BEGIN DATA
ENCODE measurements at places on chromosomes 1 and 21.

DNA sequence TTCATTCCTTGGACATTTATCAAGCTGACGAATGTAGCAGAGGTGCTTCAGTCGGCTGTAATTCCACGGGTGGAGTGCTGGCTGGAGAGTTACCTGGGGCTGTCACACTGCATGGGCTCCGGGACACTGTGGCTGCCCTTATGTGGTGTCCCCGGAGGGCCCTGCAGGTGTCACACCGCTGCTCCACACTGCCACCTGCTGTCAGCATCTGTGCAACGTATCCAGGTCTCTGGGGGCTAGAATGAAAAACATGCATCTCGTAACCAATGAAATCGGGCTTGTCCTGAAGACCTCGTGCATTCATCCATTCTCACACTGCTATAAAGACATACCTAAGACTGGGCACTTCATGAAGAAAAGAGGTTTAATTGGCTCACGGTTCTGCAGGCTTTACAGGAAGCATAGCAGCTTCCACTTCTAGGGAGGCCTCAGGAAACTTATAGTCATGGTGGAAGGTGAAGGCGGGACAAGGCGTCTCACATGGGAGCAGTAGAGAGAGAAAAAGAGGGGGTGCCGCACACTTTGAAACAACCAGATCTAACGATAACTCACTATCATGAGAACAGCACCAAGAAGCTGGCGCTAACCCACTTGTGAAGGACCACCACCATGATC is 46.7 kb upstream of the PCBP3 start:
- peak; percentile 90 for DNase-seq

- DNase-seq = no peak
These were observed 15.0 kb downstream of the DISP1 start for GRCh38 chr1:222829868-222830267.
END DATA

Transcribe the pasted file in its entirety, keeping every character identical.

ENCODE measurements at places on chromosomes 1 and 21.

DNA sequence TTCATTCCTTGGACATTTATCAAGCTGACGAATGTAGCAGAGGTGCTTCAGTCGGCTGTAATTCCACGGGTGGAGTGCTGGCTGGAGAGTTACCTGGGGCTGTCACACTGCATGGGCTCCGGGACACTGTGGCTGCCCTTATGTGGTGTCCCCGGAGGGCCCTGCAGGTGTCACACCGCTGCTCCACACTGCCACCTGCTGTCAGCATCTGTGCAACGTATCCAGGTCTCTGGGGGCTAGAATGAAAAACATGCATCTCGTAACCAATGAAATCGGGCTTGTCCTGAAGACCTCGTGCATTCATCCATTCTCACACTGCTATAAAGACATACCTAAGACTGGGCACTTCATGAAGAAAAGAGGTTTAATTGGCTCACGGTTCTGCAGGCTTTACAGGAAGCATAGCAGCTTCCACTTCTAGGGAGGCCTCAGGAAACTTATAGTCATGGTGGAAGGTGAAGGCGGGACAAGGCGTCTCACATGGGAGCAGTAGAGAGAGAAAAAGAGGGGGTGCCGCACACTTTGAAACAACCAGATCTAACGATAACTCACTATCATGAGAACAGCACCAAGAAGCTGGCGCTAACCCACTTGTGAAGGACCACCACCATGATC is 46.7 kb upstream of the PCBP3 start:
- peak; percentile 90 for DNase-seq

- DNase-seq = no peak
These were observed 15.0 kb downstream of the DISP1 start for GRCh38 chr1:222829868-222830267.